What Are The Different Types of Small Business Loans?

The three most common types of small business loans are term loans, revolving lines of credit, and non-revolving lines of credit.

Below is a brief description of each of the different loan types:

Term Loans

  • Term Loans are typically used to finance long-term assets like automobiles, equipment, or commercial real estate.
  • The payments include both loan principal & interest.
  • These can have a fixed rate or variable interest rate.
  • Term loans can be unsecured, but the collateral is usually the asset that is being financed with the loan proceeds.

Revolving Line of Credit

  • Revolving Lines of Credit are typically used to finance short-term borrowing needs.
  • For example, many businesses have to deliver their goods and services to their customers, then wait 30, 60, or maybe even 90 days to get paid.
  • During this period, these businesses have ongoing expenses. 
  • A line of credit is helpful in covering the gap between when goods or services are delivered, and when a company receives payment from their customers.
  • Payments are typically interest-only (kind of like a credit card).
  • When the borrower collects the accounts receivable (or payment from their customers), the money collected is used to pay down whatever principal balance may be on the line of credit.
  • Typically, a bank will set a credit limit (meaning the maximum amount that a borrower can borrow. Again, similar to a credit card.).
  • The borrower then decides how much they want to borrow, and when (up to the credit limit of course).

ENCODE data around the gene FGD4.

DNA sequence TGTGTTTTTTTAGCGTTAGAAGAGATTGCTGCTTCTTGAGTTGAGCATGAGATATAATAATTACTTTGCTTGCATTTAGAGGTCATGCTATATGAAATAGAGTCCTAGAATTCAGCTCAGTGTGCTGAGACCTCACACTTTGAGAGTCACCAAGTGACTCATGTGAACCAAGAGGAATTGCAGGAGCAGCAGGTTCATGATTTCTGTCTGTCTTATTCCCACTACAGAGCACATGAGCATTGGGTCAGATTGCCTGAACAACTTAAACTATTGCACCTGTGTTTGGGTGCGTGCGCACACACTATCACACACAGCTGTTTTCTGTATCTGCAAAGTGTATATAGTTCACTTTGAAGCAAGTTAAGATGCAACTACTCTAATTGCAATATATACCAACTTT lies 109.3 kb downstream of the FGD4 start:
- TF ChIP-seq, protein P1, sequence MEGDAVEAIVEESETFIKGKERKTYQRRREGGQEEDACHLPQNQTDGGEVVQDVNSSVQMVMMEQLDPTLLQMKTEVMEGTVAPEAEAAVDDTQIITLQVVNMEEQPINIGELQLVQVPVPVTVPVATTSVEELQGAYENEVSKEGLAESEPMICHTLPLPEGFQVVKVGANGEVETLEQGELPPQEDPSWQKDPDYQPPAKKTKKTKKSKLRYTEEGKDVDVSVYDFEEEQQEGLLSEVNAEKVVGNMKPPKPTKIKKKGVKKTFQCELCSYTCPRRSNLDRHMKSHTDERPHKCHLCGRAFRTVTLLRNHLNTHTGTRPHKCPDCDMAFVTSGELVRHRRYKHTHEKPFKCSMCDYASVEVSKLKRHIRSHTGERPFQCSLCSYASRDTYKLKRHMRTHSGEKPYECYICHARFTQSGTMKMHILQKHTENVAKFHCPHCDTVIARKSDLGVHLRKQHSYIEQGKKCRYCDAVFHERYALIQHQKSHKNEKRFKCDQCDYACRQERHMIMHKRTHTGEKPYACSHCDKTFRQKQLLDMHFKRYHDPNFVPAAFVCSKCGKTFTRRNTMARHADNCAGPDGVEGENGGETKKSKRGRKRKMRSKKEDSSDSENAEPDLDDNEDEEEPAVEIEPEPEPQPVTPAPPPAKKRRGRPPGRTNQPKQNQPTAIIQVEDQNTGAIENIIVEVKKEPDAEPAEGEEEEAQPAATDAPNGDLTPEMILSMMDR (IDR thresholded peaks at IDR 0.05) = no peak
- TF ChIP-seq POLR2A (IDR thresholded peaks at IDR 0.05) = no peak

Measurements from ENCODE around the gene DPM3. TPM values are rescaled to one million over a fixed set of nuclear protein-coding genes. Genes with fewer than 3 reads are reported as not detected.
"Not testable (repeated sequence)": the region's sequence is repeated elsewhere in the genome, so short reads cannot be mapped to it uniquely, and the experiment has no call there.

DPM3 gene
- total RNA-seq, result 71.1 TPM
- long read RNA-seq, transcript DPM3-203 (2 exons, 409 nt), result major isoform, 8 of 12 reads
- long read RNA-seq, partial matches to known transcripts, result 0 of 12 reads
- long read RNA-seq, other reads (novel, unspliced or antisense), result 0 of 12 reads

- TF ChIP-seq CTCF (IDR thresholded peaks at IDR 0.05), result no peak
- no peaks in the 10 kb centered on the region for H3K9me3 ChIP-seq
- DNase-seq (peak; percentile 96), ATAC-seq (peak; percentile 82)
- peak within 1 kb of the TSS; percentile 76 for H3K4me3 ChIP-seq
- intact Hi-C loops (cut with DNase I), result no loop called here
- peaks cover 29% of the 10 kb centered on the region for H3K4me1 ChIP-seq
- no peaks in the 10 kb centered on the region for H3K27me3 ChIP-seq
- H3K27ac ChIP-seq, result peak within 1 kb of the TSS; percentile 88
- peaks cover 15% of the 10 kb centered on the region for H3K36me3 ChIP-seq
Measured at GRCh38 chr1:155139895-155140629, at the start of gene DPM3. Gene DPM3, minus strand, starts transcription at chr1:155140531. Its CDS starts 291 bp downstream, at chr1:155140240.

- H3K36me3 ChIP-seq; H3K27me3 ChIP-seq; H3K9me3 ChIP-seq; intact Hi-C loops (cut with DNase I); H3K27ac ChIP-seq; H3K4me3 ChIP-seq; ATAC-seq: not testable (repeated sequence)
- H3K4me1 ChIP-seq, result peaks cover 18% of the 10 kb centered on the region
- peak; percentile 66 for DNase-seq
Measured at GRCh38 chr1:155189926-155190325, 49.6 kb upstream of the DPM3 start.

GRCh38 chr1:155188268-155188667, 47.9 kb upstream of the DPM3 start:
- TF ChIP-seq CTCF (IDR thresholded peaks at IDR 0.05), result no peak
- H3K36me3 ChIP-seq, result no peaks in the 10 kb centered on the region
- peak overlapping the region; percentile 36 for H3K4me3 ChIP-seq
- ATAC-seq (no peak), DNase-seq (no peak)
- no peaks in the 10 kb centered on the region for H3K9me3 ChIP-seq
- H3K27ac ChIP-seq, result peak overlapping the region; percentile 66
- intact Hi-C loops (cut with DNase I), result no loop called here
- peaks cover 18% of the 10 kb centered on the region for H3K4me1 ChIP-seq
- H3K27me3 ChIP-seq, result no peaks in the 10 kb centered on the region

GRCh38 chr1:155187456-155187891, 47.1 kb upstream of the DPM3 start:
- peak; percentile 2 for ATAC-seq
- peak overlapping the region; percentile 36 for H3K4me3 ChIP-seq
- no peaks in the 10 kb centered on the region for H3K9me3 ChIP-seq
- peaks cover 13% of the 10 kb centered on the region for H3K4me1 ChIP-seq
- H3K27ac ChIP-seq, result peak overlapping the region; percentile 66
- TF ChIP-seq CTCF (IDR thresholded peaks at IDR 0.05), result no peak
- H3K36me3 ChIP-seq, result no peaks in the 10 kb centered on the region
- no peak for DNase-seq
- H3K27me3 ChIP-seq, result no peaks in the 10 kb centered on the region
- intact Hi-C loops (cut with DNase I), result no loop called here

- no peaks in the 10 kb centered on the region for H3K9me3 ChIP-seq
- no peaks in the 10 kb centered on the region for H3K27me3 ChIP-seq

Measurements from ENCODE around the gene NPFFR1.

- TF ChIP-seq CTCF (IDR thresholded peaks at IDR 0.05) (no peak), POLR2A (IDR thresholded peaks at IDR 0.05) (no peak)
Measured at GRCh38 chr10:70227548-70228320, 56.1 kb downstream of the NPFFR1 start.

• Revolving Lines of Credit usually have a variable interest rate.

Non-Revolving Line of Credit

  • Similar to revolving lines of credit, non-revolving lines of credit typically have interest-only payments and variable interest rates.
  • The primary difference is that non-revolving lines of credit are typically put in place to finance a single project (versus ongoing short-term needs).
  • The borrower might have significant upfront expenses, with a large payoff at the end of the project.
  • For example, a non-revolving line of credit could be used to finance crop production.
  • In this scenario, a bank would give a non-revolving line of credit to a farmer at the beginning of the season. 
  • The collateral is usually the crop being produced.
  • The farmer uses the non-revolving line of credit to pay for fertilizers, seed, and other pre-harvest expenses. 
  • Then farmer would then use the non-revolving line of credit to pay for the harvest expenses (labor, processing, packaging, etc.). 
  • After crop has been harvested and prepared for sale, it is sold to a buyer.
  • The farmer is then paid by the buyer.
  • After receiving payment, the borrower uses the money to pay off the non-revolving line of credit balance and takes the remaining money as "profit".
  • At the beginning of the next season, the whole process starts all over again.

If you would like to know more about the different kinds of financing available to you and your small business, please give us a call. We would love to get to know you.

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